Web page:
[The following is a March 2005 blog post I'm re-running here, for reasons I'll get into after I post some other stuff that's in the works.]
A couple weeks ago I was hanging out with George Lakoff and friends while they waited for a late plane here in Santa Barbara, where George had given a speech the night before. One of those friends was not yet hip to blogs, so it became a fun conversational project to describe blogs metaphorically, especially since metaphors are George's forté, to say the least.
Once he understood that blogs were powerful tools for change, the friend began to run down a list of Big Challenges that I, as a well-known blogger, should tackle.
I'm sure this isn't exactly verbatim, but it's pretty close to the reply I gave:
Tell ya what. I'm fifty-seven years old, and I've been pushing large rocks for short distances up a lot of hills, for a long time. Now, with blogging, I get to roll snowballs down hills. Some don't go very far. But some get pretty big once they start rolling.
See, each snowball grows as others link to the original idea, and add their own thoughts and ideas. By the time the snowball gets big enough to have some impact, it really isn't my idea any more.
Anyway, at this point in my life I'd rather roll snowballs than push rocks.
That conversation came to mind as I re-read Steve Gillmor's RSS for food. This passage in particular:
I also operate on the assumption that if it's a good idea, the chances are also good that somebody else had it too. Case in point, the RSS/BitTorrent idea, which I "invented" back in December in my eWEEK column. In the blogosphere, it produced a dressing down from several techies who assumed I misunderstood how the technology worked ( "The point that Gillmor missesŠ" and "Gillmor's vision is upside downŠ") and a slashdotting of the syndicated Yahoo News version.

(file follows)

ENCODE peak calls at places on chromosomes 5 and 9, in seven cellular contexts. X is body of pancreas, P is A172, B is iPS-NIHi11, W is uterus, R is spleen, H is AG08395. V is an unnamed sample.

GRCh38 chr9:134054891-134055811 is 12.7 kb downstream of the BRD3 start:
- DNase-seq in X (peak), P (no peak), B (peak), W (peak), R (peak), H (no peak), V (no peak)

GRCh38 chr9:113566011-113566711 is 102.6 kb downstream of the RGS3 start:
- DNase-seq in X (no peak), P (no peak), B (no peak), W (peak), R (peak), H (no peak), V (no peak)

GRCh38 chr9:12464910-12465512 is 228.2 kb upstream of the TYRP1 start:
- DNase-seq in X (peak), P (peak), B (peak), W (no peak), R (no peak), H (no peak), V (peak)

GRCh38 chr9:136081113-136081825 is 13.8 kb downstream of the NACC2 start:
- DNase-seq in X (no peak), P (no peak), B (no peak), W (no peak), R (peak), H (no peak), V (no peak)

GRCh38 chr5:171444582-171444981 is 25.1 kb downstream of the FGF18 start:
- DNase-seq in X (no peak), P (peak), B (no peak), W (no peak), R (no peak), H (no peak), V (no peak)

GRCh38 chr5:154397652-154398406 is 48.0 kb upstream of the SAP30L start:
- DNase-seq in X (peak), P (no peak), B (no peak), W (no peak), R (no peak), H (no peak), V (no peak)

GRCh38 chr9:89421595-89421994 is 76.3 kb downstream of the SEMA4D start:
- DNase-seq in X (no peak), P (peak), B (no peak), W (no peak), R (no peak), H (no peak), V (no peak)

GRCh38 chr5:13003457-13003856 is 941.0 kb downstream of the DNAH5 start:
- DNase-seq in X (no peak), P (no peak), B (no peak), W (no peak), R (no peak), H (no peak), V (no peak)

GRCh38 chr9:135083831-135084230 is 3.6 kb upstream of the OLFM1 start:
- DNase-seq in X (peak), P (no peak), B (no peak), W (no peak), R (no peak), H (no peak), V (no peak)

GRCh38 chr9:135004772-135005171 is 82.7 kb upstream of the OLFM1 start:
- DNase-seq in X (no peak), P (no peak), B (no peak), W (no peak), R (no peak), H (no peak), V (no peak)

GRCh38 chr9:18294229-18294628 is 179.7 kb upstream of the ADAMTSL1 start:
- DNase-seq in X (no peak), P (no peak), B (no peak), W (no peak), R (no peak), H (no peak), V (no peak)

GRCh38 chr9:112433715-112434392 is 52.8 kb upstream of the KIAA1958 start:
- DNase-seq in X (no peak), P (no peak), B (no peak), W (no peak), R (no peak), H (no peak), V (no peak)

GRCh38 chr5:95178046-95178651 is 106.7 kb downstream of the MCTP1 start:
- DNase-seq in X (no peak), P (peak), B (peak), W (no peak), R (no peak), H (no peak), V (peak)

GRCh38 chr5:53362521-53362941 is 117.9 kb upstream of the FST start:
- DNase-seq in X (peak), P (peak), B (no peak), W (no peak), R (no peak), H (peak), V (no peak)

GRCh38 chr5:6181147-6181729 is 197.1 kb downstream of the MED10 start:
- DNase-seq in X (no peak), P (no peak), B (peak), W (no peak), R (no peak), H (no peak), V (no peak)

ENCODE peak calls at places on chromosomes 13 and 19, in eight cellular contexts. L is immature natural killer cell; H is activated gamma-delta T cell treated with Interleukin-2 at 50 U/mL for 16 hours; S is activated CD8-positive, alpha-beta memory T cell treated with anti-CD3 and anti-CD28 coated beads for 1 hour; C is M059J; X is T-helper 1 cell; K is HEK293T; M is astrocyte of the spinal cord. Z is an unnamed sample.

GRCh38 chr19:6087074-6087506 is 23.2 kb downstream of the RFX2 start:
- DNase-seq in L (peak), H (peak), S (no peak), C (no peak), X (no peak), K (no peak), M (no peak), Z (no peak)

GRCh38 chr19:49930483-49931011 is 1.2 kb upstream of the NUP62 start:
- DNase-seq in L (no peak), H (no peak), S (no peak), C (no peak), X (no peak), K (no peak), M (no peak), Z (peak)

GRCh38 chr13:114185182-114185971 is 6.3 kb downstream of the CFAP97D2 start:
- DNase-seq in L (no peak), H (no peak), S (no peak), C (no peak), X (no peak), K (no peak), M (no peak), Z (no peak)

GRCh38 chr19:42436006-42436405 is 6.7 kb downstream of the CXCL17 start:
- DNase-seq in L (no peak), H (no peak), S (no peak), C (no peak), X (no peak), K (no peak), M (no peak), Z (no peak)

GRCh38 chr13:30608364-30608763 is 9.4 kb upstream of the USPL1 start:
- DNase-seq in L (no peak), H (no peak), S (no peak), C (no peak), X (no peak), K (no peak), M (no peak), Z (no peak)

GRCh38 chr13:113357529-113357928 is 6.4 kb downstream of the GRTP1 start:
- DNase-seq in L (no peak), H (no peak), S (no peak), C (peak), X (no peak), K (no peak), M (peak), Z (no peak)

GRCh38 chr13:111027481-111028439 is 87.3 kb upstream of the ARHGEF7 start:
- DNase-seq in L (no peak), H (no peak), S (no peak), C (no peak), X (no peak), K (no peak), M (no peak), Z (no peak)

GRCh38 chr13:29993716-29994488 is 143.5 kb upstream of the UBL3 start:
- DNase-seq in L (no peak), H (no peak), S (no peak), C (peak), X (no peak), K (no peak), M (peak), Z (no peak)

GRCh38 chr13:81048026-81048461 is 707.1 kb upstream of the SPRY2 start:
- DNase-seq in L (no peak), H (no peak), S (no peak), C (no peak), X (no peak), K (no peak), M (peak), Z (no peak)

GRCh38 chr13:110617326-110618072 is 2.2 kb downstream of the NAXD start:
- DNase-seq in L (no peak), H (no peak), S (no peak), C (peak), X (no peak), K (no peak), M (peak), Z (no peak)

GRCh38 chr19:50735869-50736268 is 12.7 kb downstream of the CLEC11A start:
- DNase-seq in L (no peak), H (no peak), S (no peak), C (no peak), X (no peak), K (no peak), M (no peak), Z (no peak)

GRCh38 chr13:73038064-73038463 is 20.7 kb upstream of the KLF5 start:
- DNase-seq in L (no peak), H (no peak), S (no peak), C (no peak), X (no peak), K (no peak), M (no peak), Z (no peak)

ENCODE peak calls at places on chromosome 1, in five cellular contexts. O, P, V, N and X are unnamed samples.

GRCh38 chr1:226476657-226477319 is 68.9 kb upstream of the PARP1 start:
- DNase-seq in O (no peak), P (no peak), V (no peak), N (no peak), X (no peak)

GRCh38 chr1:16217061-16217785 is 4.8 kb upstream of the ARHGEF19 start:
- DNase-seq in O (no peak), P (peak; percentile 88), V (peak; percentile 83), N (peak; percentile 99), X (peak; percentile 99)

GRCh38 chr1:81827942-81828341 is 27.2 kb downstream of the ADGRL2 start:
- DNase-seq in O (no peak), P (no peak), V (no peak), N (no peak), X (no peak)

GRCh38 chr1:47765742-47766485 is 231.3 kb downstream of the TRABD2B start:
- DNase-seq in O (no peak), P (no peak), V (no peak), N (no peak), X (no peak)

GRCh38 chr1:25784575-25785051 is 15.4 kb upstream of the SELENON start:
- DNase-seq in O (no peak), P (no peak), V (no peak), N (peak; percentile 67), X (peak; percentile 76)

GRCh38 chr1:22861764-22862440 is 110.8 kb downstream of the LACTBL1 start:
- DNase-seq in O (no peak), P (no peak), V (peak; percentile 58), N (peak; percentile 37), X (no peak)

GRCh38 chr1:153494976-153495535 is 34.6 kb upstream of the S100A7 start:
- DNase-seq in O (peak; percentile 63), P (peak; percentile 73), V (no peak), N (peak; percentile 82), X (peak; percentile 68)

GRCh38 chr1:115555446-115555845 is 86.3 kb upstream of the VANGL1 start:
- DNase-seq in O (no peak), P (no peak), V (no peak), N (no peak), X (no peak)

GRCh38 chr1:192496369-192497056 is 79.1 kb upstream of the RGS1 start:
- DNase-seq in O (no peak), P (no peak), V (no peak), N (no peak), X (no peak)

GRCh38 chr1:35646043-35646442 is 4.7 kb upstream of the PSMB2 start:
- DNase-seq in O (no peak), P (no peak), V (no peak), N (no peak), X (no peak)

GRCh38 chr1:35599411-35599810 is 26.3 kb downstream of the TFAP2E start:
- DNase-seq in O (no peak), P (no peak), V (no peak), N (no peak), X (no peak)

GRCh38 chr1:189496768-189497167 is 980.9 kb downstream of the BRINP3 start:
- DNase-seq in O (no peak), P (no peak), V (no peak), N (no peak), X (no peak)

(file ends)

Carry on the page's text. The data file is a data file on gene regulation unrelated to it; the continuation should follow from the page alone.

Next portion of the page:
The net Blogging for Food result: I am permanently immortalized as an idiot on Google, received no page rank whuffie since the original post preceded the rollout of my eWEEK blog, and didn't even get the benefit of a Slashdot traffic spike on the originating eWEEK.com site. But thanks to Andrew Grumet, who actually picked up the idea and implemented it, and Dave Winer, who saw the familiar makings of a low barrier publishing framework for audio and video, and TiVo, who's fighting Rupert Murdoch's Direct TV and the DRM lobby by moving to Web content delivery, the RSS BitTorrent idea is still growing.
As Jay Rosen said when he snowballed a toss-off line of mine, Blogging is about making and changing minds.
Sure, weblogs are good for making statements, big and small. But they also force re-statement. Yes, they're opinion forming. But they are equally good at unforming opinion, breaking it down, stretching it out, re-building it around new stuff. Come to some conclusions? Put them in your weblog, man, but just remember: it doesn't want to conclude.
I think Big Challenges start with conclusion, with finished opinions. That's what makes them sysiphean. They are bodies at rest that are hard to put into motion, especially in an uphill direction.
But if you start with an idea, whether partly formed or whole, whether yours or somebody else's, and push it in the downhill direction that all blogging (thanks to links and RSS) essentially goes, it's bound to have some impact once it grows large enough. And as long as it keeps going.